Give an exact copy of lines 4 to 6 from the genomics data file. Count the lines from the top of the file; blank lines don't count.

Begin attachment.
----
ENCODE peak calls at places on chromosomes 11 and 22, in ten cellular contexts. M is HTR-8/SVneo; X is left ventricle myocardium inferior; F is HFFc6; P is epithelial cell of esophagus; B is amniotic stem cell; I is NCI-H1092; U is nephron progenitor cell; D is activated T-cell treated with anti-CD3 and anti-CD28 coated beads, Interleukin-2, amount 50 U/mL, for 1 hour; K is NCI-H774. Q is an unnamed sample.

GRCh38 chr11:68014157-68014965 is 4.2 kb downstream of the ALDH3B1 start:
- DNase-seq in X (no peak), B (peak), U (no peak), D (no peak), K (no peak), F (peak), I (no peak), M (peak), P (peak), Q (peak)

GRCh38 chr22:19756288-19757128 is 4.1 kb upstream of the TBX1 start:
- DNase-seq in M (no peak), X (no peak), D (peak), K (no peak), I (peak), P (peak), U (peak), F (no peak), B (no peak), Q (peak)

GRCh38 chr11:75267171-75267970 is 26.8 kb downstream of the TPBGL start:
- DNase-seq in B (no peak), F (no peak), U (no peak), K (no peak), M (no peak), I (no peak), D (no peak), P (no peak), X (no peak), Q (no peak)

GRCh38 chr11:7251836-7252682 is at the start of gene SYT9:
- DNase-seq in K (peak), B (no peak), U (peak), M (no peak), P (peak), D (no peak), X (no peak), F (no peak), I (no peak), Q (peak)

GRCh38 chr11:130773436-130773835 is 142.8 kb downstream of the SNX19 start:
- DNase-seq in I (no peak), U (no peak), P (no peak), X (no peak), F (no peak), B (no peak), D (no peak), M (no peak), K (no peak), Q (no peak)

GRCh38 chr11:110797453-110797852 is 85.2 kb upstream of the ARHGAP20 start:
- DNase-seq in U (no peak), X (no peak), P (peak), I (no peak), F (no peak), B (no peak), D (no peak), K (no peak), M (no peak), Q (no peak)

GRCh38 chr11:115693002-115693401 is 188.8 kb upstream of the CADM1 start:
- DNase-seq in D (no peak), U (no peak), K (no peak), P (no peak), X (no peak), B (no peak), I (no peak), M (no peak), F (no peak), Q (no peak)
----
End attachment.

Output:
GRCh38 chr22:19756288-19757128 is 4.1 kb upstream of the TBX1 start:
- DNase-seq in M (no peak), X (no peak), D (peak), K (no peak), I (peak), P (peak), U (peak), F (no peak), B (no peak), Q (peak)

GRCh38 chr11:75267171-75267970 is 26.8 kb downstream of the TPBGL start: